Learning Guide

Handheld and mobile device security: Mobile malware, breach prevention

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As the rate of handheld and mobile device adoption in the enterprise continues reaches a saturation point, malicious hackers are increasingly advancing their methods and techniques to try and target these mobile devices. The implementation of solid handheld and mobile device security polices and techniques is imperative in the fight against mobile malware and viruses.

This mini learning guide offers tips from the experts on how to bulk up your mobile device security policies and techniques in order to protect sensitive corporate data. Our experts define common mobile device security concerns, and identify must-have security intrusion prevention measures for wireless network security. This guide will also cover how to implement security polices and best practices without straining your wallet.

Defining handheld, mobile device security concerns
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Today, the most common method for stealing information from mobile devices is physical theft. Few people password-protect their cell phones and PDAs, although the vast majority of products on the market support authentication with a simple PIN.

In this tip, Ed Skoudis explains mobile device security and unveils how to secure sensitive data on mobile devices, and the most common mobile device security threats, including physical theft and remote exploitation.

Protecting enterprise networks from new mobile application downloads
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Thanks to the proliferation of mobile application download sites, enterprise users now have a nearly unlimited number of third-party apps installed on their iPhones, BlackBerrys and other handhelds. And as third-party applications become more popular, they pose a number of security risks for the enterprise, serving as a potential platform for the distribution of malware and unauthorized access to private information.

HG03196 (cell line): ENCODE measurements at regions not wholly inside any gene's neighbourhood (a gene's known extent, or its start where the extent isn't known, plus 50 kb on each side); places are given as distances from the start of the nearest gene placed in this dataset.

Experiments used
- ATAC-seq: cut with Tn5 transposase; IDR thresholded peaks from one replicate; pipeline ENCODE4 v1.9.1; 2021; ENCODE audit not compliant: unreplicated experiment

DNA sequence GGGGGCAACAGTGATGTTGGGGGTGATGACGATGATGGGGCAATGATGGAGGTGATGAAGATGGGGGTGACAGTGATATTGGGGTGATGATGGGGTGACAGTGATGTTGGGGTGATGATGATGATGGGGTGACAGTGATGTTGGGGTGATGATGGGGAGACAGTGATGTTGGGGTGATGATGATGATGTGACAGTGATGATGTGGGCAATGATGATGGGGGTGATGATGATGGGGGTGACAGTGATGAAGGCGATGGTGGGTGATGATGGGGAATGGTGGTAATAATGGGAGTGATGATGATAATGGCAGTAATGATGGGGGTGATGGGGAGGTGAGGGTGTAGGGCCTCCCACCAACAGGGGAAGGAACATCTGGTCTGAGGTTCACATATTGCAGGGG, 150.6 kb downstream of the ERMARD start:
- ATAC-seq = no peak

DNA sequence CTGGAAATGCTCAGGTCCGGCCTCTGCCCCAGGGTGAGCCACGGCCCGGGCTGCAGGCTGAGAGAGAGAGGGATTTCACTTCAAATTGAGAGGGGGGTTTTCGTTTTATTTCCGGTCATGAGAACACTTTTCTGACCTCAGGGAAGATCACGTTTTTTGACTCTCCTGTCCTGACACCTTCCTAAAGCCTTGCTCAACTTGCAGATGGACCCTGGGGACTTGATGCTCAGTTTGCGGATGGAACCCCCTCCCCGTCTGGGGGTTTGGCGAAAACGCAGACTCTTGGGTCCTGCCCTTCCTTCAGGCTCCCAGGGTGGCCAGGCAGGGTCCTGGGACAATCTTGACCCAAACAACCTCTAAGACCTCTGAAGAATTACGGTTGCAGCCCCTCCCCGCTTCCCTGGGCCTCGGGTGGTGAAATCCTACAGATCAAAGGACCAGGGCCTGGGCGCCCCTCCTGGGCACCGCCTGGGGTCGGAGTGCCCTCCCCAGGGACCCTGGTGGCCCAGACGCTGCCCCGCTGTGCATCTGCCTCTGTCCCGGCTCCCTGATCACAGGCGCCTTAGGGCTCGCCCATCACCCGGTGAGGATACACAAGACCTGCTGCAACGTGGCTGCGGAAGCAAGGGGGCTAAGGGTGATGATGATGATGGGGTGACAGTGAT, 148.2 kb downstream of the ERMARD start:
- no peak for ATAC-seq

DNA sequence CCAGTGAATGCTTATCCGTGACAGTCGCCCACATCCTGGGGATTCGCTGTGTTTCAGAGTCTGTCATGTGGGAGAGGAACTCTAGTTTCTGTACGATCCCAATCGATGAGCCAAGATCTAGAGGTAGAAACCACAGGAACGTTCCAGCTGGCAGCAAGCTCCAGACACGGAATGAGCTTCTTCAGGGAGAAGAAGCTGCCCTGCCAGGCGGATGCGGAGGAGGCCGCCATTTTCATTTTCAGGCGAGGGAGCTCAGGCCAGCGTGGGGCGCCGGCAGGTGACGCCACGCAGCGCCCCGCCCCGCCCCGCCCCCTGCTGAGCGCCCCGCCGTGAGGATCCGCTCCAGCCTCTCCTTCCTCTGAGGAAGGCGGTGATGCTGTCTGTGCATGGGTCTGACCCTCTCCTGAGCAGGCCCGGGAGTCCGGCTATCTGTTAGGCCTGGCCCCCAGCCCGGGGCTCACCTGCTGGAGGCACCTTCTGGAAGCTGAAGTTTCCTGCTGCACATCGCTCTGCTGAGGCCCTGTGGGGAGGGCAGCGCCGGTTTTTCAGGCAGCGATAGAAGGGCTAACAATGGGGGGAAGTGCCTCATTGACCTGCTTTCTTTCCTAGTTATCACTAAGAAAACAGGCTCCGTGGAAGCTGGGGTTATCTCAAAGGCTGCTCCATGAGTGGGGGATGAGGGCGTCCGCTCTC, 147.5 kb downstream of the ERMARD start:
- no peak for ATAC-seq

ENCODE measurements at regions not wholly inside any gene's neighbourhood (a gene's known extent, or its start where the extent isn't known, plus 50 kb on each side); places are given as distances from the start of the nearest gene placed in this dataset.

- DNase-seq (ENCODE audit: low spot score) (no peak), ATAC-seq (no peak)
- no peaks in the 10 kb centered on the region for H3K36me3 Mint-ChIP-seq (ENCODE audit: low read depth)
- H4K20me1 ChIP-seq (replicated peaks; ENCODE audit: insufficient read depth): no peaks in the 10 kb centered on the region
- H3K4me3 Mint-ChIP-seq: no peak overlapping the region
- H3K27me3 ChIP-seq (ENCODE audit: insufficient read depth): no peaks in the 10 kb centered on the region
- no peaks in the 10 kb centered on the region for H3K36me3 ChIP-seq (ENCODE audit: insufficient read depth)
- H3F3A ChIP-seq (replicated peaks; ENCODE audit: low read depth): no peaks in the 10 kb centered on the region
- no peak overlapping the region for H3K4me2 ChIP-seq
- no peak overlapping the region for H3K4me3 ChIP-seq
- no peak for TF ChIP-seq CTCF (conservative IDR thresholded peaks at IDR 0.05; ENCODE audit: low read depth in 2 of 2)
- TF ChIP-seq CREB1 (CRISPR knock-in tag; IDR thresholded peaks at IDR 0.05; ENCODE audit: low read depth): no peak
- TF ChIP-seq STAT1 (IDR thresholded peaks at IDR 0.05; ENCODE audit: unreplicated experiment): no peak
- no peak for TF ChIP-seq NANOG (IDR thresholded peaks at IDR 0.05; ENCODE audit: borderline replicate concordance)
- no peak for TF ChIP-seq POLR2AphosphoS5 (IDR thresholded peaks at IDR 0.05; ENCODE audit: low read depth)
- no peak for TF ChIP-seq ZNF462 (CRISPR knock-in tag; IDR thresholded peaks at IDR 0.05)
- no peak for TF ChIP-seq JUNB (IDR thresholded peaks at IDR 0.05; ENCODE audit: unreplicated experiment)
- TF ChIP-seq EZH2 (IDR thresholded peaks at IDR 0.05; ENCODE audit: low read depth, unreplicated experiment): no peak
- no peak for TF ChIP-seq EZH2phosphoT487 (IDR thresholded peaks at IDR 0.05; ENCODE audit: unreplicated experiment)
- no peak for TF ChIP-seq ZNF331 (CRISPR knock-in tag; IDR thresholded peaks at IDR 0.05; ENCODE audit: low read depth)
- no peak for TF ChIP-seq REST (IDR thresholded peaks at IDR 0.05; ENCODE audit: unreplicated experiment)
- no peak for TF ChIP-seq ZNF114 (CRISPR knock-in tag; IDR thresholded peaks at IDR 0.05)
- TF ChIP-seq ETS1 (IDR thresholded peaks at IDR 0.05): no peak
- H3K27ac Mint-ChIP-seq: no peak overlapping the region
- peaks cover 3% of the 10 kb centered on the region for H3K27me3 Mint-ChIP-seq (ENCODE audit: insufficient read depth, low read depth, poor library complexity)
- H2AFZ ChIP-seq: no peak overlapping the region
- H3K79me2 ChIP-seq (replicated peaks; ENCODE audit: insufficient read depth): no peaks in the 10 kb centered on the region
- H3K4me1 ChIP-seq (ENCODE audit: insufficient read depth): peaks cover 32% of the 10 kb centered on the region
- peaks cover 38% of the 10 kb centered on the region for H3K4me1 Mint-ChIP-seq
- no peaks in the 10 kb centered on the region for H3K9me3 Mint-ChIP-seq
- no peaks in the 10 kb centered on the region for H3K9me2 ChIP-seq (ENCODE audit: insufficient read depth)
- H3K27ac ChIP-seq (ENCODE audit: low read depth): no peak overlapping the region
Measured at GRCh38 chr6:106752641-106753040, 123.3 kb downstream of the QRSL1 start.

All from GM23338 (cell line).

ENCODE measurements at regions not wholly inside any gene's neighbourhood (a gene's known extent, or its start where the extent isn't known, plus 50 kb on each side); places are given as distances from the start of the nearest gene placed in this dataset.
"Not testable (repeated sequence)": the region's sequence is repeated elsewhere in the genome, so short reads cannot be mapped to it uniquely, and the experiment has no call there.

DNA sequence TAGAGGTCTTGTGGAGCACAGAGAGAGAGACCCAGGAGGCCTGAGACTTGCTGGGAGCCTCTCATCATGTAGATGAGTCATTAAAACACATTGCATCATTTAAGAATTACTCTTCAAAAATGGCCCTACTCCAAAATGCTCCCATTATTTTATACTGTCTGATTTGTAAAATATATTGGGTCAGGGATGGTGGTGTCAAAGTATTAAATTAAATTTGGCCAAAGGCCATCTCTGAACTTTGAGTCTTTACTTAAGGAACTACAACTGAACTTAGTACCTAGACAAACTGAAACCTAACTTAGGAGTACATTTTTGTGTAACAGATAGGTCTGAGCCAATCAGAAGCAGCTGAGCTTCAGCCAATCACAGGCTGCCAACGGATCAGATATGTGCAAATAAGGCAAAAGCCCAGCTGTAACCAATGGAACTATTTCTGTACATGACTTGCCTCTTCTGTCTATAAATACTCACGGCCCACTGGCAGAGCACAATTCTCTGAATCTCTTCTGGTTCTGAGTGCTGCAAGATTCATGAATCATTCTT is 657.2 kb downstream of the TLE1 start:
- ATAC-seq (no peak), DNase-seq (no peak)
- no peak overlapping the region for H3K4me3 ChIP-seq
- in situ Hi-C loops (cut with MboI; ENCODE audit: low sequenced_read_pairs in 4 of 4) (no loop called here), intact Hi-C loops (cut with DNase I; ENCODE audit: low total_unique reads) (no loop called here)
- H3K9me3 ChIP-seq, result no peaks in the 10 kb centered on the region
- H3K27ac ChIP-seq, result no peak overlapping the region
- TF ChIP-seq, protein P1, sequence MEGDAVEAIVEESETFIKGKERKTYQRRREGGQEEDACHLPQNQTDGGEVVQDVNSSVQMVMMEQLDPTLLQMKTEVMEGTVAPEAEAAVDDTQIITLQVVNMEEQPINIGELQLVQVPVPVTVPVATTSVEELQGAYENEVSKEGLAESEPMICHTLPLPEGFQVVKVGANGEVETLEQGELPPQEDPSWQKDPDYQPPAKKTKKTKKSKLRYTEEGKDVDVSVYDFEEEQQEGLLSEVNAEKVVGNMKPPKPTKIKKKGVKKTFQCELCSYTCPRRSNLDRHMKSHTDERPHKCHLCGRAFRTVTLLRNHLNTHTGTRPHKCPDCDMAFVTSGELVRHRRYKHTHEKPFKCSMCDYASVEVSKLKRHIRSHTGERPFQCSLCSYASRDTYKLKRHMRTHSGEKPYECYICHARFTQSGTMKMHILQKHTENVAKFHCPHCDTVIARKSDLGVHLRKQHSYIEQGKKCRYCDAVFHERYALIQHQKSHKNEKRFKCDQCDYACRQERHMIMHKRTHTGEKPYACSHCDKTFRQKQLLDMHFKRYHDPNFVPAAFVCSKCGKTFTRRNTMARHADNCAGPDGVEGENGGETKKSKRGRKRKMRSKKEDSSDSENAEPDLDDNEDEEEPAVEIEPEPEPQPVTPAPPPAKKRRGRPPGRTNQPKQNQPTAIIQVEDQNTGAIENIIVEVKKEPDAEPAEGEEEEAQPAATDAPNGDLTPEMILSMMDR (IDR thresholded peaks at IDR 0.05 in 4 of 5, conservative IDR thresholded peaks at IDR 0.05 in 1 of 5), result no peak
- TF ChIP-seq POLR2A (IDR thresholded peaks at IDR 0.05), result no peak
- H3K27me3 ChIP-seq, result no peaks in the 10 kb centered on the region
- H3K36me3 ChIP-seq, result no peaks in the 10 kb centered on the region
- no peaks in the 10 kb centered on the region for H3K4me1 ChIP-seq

In this tip, mobile device security expert Sandra Kay Miller explains how administrators can keep their networks safe from mobile device security threats, prevent data theft and stop the spread of malware while still allowing employees to use their devices.

Must-haves for wireless network security: WLAN switches, intrusion detection and more
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Devices like WLAN switches, which can manage hundreds of access points, deserve a look, especially when setting up an enterprise wireless network.

Joel Snyder of Opus One reviews the WLAN switch technology and explains why intrusion detection systems and firewalls also need to be carefully added to a "defense-in-depth" network configuration.

Three steps to achieve smartphone, mobile device security within a budget
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Ignoring the risk posed by unsecured mobile devices, handhelds and smartphones is no longer an option for corporations. But mobile device management systems are designed for enterprises with big problems and big budgets; expensive mobile device security management systems don't fit within midmarket budgets.

In this tip, Lisa Phifer offers three steps for achieving smartphone and mobile device security and offseting the risks posed by unsecured mobile devices -- and do so within budget.

How to prevent mobile phone spying (see link below)
Your cell phone conversations and wireless activity are not private, and it's important to remember that mobile phone spying is easy; virtually any mobile device activity can be easily intercepted by many people.

In this expert response, resident threat expert Sherri Davidoff explains the methods that attackers use to spy on your phone conversations, and offer tips and advice on how to bulk up your mobile device security to prevent hackers from eavesdropping on your calls.

Mobile device security: The growing threat of mobile malware
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Face it: Many wireless handheld devices like PDAs and smartphones are unmanaged and unsecured, making them a prime candidate for attacks and malware infection. And increasingly pervasive use of wireless handhelds in the enterprise should be an obvious reason for malware pros to get serious about mobile malware and mobile device security.

In this tip, Lisa Phifer details all the reasons why smartphone and PDA viruses and malware may be on the rise, and measures enterprises can take to protect the sensitive data they often contain.

This was first published in February 2010

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